These are areas that are designed to have a variety of elements that usually stimulate a range of senses, but could be designed to target just one or two, such as smell and taste. This could be provided for animals by planting a variety of herbs and botanicals they could interact with. For more information on suitable plants see below, or why not arrange a Herbal Choices session to identify which plants are of particular interest. If using containers, care should be taken in choosing those that do not leach chemicals; this also includes the use of worn tyres which also have the potential to do this.
To stimulate other senses, such as touch, other elements could be added including a variety of materials to walk on such as pebbles, mulch, twigs, sand, wooded and gravelled areas. Sound could be added in the form of water, such as fountains or waterfalls, or grasses that would create sound when they move in the wind; however adding objects that create loud or unpredictable noises are best avoided. Some animals may also enjoy things such as wind chimes, but you will be best gauged if this is suitable for their character. Having a lawned area, or chamomile lawn, could also be beneficial, as well as a water feature such as a pond or stream.
The purpose of this type of garden is to not only provide sensory interest, but also a place that is relaxing for your animal; and whatever space is available, sensory enrichment elements can be scaled up or down to fit within this area.
Enrichment can be made accessible within the confines of a garden or yard and can take many forms. Knowing your animal will be the key to providing this for them; basically what makes them happy. For your dog this could be as simple as placing their favourite toy in a pile of autumn leaves and giving them guidance to seek it out.
The introduction of structures of varying heights for cats and dogs could not only provide enrichment but also work different muscle groups. Cats could make use of a log as a scratching post. In addition a "den" area could provide a "chill out zone" or area of shade in hotter weather, or just somewhere to play hide and seek.
Companion animals can also benefit from having access to plants for their health and well-being, as well as for enrichment. These may be eaten, rolled in/rubbed against or just inhaled. In fact a study analysing wolf (the closest relative of the dog) scat during the summer months revealed their diet contained 8% grasses and berries, with other studies showing around 20% plant matter. It is sometimes thought grasses are consumed to prevent parasites, but David Mech (an American wolf expert) feels it may be consumed for the vitamin content. A short study by Dogs First seems to support this, with only 1 in 10 of the dogs that regularly selected grass being diagnosed with worms.
Some beneficial plants for dogs:
Diet composition of wolves (Canis lupus) on the Scandinavian peninsula determined by scat analysis , S Muller
Cats may too eat plant matter, but as this is indigestible for them it is unlikely to be for nutritional benefit. In a study of wild cat scat they found 25% contained plant matter, consisting mainly of grasses and twigs (Ref: Feeding Ecology of a Feral Cat Population on a Small Mediterranean Island).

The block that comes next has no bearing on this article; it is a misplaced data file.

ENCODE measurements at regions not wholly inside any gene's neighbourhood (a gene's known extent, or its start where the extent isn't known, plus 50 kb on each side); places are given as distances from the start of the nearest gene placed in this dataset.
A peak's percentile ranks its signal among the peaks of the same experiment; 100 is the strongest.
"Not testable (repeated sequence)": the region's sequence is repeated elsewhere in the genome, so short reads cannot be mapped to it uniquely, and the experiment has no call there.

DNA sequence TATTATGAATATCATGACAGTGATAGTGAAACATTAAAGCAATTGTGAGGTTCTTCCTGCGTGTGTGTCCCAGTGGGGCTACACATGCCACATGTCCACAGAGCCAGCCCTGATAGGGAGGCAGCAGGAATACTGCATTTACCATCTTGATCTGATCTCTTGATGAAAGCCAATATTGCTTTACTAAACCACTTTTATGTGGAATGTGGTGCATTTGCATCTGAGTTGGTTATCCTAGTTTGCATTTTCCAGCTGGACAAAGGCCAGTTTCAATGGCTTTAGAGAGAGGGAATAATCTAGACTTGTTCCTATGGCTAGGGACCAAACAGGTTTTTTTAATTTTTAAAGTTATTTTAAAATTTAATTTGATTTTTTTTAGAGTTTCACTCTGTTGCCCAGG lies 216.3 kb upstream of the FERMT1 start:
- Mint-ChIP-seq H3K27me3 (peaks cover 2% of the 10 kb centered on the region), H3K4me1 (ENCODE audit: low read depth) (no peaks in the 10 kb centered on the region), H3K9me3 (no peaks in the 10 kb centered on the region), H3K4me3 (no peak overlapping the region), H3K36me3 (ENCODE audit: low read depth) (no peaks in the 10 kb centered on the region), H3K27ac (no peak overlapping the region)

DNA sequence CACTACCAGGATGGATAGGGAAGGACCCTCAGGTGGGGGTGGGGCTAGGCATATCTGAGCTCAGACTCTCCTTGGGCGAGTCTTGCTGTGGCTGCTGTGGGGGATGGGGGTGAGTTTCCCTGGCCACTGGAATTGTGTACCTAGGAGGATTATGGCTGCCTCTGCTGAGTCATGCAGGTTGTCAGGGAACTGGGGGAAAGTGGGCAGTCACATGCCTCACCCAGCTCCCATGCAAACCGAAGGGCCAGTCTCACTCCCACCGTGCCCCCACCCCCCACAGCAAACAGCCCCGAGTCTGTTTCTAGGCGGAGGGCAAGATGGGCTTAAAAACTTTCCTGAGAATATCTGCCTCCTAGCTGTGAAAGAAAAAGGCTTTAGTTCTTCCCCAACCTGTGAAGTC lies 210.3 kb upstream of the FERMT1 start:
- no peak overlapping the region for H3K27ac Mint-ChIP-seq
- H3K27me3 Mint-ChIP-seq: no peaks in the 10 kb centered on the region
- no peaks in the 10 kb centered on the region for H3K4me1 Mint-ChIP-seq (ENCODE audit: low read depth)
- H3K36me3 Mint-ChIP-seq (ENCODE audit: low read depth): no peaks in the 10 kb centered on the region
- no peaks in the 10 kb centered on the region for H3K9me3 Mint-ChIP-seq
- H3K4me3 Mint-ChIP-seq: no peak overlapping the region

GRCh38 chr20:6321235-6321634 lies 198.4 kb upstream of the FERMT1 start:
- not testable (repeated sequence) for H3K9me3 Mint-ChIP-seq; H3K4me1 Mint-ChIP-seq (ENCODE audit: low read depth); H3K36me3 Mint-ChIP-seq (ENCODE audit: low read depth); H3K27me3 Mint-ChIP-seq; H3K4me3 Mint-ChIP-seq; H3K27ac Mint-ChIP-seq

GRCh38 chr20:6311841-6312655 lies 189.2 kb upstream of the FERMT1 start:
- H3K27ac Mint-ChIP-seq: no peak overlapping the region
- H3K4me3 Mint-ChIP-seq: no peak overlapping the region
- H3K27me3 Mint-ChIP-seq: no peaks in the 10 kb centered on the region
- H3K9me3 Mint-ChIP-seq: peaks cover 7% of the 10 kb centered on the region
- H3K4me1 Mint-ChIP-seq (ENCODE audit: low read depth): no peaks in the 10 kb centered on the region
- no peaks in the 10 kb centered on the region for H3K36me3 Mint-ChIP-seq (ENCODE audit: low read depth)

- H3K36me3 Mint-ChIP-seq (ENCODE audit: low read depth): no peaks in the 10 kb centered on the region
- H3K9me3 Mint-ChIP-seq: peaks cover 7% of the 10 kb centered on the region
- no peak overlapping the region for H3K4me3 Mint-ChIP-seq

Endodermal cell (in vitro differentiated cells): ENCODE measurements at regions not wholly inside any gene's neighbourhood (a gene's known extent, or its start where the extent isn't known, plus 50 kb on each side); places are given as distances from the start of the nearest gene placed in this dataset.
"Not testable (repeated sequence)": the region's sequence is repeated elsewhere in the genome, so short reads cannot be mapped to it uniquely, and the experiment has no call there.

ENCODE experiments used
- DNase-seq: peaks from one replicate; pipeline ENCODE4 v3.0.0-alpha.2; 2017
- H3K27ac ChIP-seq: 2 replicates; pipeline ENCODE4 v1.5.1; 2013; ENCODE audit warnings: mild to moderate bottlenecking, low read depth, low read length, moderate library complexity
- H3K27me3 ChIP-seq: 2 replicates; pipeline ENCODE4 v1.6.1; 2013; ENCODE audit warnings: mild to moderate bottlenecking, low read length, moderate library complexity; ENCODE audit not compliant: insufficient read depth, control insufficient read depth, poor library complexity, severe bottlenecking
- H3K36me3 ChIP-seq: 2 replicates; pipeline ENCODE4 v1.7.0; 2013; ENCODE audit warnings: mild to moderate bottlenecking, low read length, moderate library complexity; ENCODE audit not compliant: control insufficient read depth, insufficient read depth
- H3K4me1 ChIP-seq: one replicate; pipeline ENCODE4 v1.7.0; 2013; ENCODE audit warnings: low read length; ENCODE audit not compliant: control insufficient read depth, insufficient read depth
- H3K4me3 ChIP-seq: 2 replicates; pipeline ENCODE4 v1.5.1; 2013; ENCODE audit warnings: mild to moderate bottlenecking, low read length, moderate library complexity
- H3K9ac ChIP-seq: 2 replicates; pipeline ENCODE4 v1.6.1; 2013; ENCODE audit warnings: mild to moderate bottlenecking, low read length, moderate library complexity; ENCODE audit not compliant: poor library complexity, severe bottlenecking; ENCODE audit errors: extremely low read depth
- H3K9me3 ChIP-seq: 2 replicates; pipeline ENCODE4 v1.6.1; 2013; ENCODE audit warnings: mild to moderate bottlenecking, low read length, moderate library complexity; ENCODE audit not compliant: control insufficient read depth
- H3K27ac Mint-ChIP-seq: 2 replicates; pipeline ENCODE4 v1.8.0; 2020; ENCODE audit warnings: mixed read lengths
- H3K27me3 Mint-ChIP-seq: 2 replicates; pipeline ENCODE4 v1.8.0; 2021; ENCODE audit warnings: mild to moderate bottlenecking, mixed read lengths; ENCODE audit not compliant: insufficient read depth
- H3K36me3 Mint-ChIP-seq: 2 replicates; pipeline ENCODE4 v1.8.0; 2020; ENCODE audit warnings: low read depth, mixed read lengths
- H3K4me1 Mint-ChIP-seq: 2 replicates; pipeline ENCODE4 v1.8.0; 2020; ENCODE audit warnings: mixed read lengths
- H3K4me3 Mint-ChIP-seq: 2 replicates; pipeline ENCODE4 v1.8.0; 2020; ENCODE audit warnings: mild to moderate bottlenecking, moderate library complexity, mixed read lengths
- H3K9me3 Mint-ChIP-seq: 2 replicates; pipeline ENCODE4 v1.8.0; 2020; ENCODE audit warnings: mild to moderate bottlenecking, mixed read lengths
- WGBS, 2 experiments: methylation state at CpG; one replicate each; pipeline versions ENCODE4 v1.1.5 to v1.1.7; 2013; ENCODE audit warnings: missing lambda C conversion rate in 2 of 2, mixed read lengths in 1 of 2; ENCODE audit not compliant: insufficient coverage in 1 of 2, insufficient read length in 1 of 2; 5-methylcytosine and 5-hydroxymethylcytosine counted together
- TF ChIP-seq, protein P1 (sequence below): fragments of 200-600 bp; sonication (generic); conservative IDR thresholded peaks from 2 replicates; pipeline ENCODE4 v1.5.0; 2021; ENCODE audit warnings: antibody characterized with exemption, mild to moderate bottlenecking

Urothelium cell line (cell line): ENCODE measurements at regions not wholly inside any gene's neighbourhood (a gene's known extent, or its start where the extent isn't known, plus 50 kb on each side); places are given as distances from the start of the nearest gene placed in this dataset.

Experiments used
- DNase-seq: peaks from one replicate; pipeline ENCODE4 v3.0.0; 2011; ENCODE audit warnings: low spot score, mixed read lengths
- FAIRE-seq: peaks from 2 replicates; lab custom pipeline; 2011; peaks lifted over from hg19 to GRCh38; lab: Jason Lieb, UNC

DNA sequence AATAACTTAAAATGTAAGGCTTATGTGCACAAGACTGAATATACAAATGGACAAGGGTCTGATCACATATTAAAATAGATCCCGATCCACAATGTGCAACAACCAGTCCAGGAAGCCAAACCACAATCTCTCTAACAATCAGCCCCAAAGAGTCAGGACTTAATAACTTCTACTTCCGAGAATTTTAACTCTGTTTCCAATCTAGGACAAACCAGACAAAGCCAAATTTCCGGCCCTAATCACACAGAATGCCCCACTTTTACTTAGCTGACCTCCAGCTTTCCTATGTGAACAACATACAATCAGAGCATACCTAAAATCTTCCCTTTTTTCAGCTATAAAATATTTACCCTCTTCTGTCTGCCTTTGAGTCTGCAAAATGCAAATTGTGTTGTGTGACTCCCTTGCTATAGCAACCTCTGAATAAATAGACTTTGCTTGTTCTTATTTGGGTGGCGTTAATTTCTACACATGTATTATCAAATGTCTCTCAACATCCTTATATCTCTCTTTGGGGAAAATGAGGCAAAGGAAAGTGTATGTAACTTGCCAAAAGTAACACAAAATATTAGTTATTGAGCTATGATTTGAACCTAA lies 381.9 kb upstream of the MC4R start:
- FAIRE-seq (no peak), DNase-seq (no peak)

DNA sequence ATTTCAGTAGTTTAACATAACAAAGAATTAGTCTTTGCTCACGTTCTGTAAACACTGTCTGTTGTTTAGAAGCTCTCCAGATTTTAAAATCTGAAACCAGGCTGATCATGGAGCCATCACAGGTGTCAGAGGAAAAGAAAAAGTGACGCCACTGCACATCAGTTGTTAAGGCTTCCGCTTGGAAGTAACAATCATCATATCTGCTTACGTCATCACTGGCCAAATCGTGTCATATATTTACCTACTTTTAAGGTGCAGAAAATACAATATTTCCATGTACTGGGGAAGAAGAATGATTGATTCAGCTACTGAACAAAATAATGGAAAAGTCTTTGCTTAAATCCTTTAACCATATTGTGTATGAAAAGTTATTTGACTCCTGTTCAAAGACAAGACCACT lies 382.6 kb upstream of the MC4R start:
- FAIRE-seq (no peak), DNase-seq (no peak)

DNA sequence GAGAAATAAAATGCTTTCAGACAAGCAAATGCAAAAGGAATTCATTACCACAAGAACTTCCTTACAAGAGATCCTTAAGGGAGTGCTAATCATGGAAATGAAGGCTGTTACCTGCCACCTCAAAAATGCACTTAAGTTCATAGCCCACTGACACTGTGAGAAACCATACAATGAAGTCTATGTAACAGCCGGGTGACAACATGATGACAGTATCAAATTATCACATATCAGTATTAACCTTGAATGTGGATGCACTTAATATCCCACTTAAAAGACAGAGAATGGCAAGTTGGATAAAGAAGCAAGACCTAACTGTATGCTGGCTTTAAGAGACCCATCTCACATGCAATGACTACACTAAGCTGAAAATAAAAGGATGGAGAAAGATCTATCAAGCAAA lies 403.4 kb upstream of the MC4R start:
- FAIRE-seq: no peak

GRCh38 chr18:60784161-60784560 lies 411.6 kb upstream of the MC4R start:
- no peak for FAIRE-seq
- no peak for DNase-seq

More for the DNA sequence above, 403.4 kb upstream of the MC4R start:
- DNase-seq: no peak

Some beneficial plants for cats:
Herbal supplements are sometimes added to an animal's feed however given the choice they may not choose all the constituents of these, but they could be broken down at a Herbal Choices session and offered individually; allowing your animal to choose. However, supplements prescribed by your vet should be continued and reviewed by them.
This plant has stomach calming properties when ingested. It also has calming properties that are supportive for stress and nervousness. The plant can also induce a euphoric state in your cat (around 70% of cat are affected this way) thought to be due to the phytochemical nepetalacatone in the plant. Anecdotally the plant has mild pain relief properties which suggests chewing the leaves may be beneficial for ailments such as toothache.
Even though our design entry for the Pet Friendly Garden Competition at the Landscape Show 2019 was not shortlisted, there are ideas in the attached PDF files that could be adapted and used in your garden or yard area. These include planting options supportive for both your animals and wildlife.
Lawned areas that are maintained pesticide-free, however small, rather than "plastic" or artificial grass which can heat up quite dramatically on sunny days and is not biodegradable, are encouraged. Emission of toxins is also widely discussed on social media, however significant changes have been made since the first artificial turf was introduced in the 1960s, with lead and crumb rubber free options now available. However cheap imports would appear to be best avoided.
A lawned area is supportive for burrowing insects and worms, with slightly longer grass also attracting insects, and thus encourages wildlife and supports nature. There is also the positive environmental impact of plant photosynthesis from a lawn. On a slightly different tangent could the soil itself be beneficial; particularly for our microbiome? See what you think: https://ourworld.unu.edu/en/the-surprising-healing-qualities-of-dirt. Chamomile lawns are also a wonderful alternative to a traditional lawned area. Moss lawns are also growing in popularity as an option, as are clover lawns which are more resistant to urine stains.
For organically grown plants (no pesticides used at all!), and seeds which are ideal, have a look in our Shop on Etsy.